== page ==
Despite over five decades of damning evidence, asbestos appears to be as resistant to legislation as oil is to water. Small amounts of asbestos have been used in the manufacture of many consumer goods as well as construction materials. This means that everyday objects and even our homes contain traces of asbestos. The reason behind the wide use of asbestos is because of its properties. Asbestos is strong, insulating, cheap, and most of all, it’s naturally-occuring.
Roughly 125 million people worldwide are exposed to asbestos and there are even lawyers, like the ones at Bergman Legal, that specialize in helping clients claim compensation for asbestos exposure. However, this doesn’t mean that there haven’t been efforts to address this issue.
What Makes Asbestos So Dangerous?
Before anything else, we first need to establish the urgency behind this matter. It’s not enough to say that asbestos is dangerous to your health, as there are many other things that are. In order to fully grasp the danger, we have to look into how asbestos actually affects the body.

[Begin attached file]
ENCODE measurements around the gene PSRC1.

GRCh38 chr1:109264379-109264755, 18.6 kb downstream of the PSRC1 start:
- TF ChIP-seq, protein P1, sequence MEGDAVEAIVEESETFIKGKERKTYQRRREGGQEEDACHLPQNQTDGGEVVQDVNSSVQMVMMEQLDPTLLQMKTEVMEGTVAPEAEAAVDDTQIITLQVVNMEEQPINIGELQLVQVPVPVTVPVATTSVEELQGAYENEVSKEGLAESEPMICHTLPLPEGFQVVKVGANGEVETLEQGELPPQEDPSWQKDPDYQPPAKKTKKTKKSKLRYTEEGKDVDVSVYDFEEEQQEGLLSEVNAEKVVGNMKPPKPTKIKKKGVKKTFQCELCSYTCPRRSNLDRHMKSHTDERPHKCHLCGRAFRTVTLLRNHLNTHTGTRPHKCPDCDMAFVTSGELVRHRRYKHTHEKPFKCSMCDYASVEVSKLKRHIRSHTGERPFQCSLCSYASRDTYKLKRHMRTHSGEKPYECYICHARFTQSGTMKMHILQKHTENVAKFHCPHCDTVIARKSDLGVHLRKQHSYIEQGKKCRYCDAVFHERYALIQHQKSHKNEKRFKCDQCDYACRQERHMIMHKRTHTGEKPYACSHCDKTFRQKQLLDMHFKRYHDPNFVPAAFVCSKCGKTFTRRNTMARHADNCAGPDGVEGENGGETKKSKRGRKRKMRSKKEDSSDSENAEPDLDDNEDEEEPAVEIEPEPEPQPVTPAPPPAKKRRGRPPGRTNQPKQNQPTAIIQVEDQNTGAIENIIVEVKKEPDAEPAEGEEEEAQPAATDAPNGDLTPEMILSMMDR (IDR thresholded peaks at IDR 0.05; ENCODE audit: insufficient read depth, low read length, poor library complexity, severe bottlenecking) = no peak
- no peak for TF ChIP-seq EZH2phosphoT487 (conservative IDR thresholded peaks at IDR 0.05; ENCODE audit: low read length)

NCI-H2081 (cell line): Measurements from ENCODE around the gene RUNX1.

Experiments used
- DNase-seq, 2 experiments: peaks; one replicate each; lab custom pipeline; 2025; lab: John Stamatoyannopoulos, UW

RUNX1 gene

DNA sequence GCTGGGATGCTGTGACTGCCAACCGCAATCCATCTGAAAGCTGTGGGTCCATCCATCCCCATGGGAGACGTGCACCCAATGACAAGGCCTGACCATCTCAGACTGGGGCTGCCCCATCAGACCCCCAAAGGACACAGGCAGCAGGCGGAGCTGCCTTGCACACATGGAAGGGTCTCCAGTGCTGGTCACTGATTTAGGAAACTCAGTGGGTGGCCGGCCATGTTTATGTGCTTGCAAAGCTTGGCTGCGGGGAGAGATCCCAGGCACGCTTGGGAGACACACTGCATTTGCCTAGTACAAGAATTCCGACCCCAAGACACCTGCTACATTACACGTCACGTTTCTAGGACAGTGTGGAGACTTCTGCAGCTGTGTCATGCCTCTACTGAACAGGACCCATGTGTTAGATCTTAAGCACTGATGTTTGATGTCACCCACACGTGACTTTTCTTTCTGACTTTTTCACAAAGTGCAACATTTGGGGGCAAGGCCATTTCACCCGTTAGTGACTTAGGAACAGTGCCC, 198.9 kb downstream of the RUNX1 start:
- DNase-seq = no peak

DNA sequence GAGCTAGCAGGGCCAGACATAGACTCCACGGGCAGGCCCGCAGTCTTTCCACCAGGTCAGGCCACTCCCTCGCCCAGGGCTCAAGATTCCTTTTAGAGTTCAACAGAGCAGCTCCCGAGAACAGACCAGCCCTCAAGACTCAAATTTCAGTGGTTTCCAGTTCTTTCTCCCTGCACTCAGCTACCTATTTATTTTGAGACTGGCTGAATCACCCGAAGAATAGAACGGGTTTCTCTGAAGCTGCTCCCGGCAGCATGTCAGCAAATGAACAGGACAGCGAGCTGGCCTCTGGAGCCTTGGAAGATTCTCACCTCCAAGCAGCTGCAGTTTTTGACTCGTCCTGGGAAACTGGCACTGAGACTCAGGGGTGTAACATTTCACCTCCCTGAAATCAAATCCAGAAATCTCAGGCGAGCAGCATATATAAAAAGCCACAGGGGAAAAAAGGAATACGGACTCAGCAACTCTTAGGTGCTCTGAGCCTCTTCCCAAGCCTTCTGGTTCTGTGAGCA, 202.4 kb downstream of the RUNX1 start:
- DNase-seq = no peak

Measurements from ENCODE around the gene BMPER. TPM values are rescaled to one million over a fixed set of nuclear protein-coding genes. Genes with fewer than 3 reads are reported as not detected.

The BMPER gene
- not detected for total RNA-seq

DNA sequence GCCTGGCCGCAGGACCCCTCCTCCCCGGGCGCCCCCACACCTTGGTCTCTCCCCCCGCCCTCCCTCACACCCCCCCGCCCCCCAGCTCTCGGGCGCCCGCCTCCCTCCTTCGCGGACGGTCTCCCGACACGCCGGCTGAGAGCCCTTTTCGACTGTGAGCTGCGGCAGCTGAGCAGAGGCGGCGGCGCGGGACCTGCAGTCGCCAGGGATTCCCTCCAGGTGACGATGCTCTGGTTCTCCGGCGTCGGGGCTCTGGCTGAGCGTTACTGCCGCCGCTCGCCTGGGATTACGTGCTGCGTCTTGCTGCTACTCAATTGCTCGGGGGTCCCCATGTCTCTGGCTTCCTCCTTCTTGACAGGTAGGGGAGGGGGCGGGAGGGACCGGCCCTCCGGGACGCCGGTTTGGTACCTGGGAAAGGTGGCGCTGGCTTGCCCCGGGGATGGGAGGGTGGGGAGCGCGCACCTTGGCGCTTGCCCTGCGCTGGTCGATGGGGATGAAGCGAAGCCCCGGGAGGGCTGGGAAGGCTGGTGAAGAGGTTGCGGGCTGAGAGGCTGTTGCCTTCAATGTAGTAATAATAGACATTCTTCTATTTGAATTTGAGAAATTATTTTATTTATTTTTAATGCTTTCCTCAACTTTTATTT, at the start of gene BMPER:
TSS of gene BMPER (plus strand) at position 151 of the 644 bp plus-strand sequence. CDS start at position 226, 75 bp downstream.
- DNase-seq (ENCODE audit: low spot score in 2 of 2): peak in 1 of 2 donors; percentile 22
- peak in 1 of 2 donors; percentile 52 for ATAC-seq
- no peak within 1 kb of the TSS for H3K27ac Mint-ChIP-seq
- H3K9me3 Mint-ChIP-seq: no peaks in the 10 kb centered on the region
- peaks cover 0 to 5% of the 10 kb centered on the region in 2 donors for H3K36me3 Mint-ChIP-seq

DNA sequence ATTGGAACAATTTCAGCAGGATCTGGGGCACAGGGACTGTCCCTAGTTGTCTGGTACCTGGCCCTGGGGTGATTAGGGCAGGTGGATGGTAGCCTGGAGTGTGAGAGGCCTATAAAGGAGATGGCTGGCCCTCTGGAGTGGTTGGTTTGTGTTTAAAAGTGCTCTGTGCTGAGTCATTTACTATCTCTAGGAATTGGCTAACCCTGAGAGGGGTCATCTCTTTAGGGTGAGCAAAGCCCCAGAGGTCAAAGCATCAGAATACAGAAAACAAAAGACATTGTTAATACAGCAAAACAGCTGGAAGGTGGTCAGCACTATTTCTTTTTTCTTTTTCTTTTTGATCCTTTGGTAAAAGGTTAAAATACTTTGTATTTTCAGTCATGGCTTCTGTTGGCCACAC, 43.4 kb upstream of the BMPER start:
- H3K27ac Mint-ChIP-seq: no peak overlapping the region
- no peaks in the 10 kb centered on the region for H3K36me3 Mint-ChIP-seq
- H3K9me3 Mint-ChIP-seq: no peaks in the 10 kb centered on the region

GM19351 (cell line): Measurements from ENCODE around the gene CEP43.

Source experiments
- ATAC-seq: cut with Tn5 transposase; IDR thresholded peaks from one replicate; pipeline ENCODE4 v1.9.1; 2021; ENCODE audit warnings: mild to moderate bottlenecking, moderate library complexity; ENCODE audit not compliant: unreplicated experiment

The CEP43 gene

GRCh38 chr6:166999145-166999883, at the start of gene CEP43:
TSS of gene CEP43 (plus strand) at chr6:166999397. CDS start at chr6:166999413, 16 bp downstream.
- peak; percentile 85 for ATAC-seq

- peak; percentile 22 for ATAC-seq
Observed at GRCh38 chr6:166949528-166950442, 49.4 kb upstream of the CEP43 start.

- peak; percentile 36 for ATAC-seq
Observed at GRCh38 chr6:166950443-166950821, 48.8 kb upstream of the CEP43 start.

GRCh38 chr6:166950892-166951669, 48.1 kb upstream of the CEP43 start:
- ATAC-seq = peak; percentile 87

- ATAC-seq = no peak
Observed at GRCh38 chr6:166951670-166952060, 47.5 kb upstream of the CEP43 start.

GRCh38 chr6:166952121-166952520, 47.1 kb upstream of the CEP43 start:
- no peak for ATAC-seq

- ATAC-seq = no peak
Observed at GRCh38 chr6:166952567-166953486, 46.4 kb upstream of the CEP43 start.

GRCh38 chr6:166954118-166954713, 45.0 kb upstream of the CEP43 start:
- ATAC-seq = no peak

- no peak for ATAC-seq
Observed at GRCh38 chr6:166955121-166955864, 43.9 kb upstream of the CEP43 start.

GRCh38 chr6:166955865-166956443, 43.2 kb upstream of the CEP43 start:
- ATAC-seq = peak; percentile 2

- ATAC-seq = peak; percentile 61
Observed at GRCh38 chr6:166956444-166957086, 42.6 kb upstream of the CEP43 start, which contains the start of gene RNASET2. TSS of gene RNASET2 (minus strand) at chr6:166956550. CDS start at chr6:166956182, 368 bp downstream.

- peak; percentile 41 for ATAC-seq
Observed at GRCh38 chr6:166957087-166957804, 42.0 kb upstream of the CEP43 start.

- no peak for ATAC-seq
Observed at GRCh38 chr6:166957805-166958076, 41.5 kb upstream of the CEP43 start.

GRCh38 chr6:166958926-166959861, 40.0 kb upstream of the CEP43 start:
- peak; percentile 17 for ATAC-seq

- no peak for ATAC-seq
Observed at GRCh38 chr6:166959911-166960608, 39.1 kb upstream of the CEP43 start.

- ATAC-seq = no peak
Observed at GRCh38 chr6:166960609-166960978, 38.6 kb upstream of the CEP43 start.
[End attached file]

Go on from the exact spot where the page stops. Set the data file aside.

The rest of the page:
First things first, the likelihood of developing a cancer primarily depends on the level and duration of exposure to the asbestos fibers. Other factors such as age of the patient during exposure, the patient’s tobacco-smoking history, and the time since the exposure occurred.
The inhalation of asbestos fibers can cause abnormalities in the chests cavities. About 10% to 60% of asbestos workers were found to have exhibited pleural abnormalities such as fibrosis in the pleura, fluid, pleural plaque (collagen deposits), and rounded atelectasis, which is the result of a pleural fibrosis that rolls into the lung, thus causing that portion of the lung to effectively become useless.
Many studies have also found that asbestos exposure causes a high number of larynx inflammation among workers. In most cases, laryngitis is not fatal, but it could significantly worsen the quality of life of a patient, especially when such an inflammation that is caused by asbestos exposure is also likely to be accompanied by other conditions.